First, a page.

As the number of cases drop, people think it is no longer necessary to get vaccinated. “There is a reduced risk perception”, says Benido Impouma, director of Communicable and Non-Communicable Diseases at WHO-Africa. Vaccine hesitancy has also contributed to delays in vaccination coverage. Alongside misinformation about vaccine safety, there are also questions regarding immunity from previous infection and how this fits in with vaccination. “If there is high seropositivity in the population, can we adopt a different approach to vaccination? There is no answer to that question yet, but this is a rolling situation that we should get on top of in our region”, says Helen Rees, executive director of the Wits Reproductive Health and HIV Institute in Johannesburg, South Africa.
Only three of 272 vaccine effectiveness studies have been conducted in the African region. Jason Mwenda, head of the African Region Monitoring COVID-19 Vaccine Effectiveness Network at WHO Africa says more trials are needed, and believes it is important to document the interval period between the first and second doses and whether vaccines have been stored correctly, and also to monitor vaccine delivery to remote areas.
Ogwell Ouma confirms that the Africa CDC is documenting the approach used in different countries for vaccine rollout, and is monitoring the positive and negative outcomes so that Africa might learn from these approaches for future vaccine rollout plans. There has been a combination of strategies used to scale up vaccination. For example, some countries have used mass vaccination campaigns that have led to an increased uptake of vaccines, whereas other countries have targeted more vulnerable populations, such as health-care workers and those with comorbidities, says Impouma.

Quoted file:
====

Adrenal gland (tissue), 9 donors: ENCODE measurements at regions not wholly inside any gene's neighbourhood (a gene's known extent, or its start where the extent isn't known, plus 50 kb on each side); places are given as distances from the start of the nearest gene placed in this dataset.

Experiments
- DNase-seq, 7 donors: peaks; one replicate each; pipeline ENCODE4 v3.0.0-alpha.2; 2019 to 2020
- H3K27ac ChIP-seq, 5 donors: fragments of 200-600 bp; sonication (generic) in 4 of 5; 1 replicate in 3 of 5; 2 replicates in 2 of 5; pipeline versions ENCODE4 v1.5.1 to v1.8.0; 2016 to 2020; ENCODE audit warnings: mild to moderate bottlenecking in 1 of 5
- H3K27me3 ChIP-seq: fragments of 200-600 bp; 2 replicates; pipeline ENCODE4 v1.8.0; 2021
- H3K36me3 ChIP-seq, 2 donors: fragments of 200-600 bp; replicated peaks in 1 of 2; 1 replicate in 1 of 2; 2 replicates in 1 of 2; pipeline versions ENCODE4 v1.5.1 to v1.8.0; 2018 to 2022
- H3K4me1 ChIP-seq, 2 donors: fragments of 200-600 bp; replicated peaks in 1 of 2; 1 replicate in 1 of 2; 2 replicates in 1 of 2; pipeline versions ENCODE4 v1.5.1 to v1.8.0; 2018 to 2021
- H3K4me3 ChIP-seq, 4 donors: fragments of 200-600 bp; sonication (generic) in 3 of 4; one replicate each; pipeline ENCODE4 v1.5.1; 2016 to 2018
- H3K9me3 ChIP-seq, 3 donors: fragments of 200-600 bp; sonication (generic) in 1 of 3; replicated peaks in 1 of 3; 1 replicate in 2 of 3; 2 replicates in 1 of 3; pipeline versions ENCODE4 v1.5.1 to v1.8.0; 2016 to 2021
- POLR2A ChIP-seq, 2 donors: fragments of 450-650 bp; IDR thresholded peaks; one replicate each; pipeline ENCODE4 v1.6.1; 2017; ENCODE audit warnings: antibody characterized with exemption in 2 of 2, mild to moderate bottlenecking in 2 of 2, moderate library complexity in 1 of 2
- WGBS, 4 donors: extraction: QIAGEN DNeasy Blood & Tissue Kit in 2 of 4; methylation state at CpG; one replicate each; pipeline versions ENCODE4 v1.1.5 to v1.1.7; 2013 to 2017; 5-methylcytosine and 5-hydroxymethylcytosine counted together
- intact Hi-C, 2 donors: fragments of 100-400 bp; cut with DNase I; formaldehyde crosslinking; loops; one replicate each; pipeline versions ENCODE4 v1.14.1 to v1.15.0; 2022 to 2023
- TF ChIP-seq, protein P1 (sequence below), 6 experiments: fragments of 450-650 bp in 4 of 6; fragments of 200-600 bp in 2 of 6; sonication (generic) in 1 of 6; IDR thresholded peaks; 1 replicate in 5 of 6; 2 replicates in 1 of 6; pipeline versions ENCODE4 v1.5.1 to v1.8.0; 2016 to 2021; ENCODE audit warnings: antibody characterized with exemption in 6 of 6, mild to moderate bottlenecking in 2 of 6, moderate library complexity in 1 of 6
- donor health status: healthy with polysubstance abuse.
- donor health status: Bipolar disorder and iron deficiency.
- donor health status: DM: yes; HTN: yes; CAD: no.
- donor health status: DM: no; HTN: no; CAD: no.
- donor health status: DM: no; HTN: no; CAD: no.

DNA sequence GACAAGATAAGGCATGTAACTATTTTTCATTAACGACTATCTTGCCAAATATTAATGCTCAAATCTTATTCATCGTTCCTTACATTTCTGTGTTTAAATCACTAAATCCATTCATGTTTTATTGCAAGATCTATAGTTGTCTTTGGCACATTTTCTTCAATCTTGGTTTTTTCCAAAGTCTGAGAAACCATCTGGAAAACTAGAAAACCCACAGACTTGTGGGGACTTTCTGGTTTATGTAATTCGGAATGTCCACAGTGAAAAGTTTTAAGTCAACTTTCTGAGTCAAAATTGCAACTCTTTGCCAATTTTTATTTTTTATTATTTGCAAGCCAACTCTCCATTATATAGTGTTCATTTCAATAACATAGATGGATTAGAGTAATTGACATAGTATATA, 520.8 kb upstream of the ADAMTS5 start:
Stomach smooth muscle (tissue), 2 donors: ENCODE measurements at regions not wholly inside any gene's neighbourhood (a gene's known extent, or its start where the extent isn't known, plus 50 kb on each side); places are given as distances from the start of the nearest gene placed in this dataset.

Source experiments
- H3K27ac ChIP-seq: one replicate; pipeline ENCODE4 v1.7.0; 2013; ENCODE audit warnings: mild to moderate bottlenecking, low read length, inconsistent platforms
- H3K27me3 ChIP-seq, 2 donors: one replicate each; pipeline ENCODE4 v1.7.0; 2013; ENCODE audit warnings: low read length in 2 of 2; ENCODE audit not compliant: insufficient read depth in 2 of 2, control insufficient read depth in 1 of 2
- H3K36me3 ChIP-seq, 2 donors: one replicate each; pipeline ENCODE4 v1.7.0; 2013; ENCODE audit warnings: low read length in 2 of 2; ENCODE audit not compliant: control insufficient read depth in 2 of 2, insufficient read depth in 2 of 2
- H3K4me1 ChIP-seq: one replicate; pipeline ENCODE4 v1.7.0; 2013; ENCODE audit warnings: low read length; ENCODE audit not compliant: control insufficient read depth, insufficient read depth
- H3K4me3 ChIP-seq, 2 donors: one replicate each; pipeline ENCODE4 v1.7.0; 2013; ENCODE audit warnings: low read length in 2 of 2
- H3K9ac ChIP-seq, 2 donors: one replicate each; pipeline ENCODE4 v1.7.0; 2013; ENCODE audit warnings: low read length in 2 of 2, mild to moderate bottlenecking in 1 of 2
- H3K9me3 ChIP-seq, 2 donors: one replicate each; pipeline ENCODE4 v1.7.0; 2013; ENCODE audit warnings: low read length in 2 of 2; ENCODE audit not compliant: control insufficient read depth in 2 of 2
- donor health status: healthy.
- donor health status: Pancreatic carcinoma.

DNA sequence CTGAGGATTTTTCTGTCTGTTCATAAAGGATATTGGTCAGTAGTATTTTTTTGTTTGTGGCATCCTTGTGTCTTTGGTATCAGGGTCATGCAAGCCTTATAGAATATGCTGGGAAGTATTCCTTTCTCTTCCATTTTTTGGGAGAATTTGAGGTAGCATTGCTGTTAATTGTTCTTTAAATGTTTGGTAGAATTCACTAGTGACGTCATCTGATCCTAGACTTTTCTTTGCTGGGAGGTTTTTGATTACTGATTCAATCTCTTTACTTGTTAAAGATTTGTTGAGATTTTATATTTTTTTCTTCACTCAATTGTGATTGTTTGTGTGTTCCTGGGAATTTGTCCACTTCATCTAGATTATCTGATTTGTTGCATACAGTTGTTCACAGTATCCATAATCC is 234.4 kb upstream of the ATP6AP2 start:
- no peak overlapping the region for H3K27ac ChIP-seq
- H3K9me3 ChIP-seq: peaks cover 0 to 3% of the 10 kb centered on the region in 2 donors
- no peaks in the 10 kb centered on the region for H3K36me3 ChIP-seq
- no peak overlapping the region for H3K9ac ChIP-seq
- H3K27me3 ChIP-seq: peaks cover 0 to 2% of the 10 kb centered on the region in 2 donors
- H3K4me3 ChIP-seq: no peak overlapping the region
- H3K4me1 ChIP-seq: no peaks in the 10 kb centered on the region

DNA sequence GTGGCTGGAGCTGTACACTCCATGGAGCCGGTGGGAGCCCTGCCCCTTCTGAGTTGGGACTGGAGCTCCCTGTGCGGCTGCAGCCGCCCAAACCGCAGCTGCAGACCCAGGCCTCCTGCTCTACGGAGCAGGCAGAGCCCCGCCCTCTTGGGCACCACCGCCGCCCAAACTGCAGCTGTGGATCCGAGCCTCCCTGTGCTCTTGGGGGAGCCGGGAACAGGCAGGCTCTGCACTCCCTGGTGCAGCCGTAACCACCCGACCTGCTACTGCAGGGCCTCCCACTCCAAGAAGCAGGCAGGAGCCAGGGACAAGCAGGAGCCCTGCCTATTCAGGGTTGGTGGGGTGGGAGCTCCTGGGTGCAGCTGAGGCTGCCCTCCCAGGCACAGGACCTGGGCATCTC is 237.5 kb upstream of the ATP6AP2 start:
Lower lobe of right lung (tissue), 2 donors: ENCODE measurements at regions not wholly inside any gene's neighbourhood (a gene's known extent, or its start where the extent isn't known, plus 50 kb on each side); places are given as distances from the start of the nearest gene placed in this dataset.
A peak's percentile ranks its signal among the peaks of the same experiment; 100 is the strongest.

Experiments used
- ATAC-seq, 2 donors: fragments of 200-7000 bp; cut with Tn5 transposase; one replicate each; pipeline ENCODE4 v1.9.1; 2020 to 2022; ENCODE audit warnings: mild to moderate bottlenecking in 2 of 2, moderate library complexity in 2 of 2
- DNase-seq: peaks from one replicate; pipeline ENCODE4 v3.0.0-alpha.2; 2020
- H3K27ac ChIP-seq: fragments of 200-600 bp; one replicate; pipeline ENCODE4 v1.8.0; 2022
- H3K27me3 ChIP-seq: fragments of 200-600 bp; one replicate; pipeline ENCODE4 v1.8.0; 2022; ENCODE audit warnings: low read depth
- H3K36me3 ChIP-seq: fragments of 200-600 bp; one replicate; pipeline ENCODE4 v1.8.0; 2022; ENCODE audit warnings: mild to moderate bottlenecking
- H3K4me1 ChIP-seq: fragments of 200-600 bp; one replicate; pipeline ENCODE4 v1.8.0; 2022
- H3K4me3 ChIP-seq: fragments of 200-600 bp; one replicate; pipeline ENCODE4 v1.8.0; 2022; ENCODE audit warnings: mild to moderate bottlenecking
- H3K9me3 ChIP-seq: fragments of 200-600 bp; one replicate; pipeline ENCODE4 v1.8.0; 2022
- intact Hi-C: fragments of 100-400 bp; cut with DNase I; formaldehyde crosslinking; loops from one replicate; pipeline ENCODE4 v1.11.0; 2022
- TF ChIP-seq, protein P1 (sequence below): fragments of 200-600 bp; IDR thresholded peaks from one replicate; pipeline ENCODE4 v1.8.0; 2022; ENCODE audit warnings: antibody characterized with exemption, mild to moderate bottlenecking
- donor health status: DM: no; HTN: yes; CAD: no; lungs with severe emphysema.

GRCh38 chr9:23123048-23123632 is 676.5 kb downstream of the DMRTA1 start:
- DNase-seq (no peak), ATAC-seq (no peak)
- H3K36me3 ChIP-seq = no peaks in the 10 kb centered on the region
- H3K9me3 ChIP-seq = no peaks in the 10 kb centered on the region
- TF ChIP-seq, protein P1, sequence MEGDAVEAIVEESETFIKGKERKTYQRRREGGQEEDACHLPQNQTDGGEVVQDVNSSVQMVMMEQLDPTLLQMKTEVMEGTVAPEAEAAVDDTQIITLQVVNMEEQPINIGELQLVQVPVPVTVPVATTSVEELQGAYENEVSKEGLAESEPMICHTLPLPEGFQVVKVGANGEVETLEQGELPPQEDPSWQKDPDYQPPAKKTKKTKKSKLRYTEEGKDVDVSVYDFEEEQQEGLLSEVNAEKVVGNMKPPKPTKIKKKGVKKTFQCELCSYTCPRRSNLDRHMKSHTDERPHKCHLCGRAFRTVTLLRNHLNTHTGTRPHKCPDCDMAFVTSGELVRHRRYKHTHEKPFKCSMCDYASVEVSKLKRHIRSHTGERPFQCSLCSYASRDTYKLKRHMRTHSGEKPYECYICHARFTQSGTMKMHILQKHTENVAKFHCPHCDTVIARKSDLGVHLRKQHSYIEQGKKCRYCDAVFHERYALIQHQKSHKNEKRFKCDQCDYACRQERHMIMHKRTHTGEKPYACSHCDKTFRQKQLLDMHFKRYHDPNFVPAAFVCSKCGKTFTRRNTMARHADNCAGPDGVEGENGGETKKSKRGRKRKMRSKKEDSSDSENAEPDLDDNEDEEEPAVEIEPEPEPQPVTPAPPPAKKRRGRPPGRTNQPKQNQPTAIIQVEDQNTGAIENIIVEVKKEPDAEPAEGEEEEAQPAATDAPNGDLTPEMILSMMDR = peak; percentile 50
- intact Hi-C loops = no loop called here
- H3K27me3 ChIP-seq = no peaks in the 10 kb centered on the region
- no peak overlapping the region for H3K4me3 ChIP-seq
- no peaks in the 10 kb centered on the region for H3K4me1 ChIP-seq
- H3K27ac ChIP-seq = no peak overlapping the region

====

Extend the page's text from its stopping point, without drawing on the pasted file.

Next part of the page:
Figure thumbnail fx1
 
Mauritius, with a population of 1·5 million, was one of the first African countries to launch a COVID-19 vaccination campaign. The country sourced various vaccine types and gave regulatory clearances to accelerate the rollout. It prioritised people working on the frontline, including health-care workers, police officers, hotel staff, airport personnel, and senior citizens. Schools and other public facilities were repurposed for the vaccination drive and a further extension of the programme eventually targeted young people aged 12–17 years. Kailash Jagutpal, health and wellness minister in Mauritius, says the past 2 years have been very challenging for his country, and the government had to compromise between delivery of COVID-19 vaccination and that of other vaccination programmes. As of May 2, 2022, 212 doses were administered per 100 individuals. Messages should be tailored to the target audience to ensure education on the safety of vaccination is communicated clearly, says Jagutpal. For example, in Mauritius, public health messages addressed how the omicron variant might negatively affect the economy, the country's borders, and schools, and how vaccination might help mitigate some of these effects.
In Ghana, when a yellow fever outbreak occurred in November, 2021, the country integrated COVID-19 and yellow fever vaccination campaigns. Around 2 million doses were administered in its initial mass COVID-19 campaign reaching over 80% of the target population set for the campaign. Ghana also used the National Immunization Days against Polio initiative as a template for its first National COVID-19 Vaccination Day, which ran Feb 2–6, 2022. A second campaign was started to coincide with African Vaccination Week and ran during the first week of May, 2022. The number of doses administered increased from 9·7 million at the end of January to 13 million at the end of March, 2022, representing a 34% increase in the cumulative number of doses.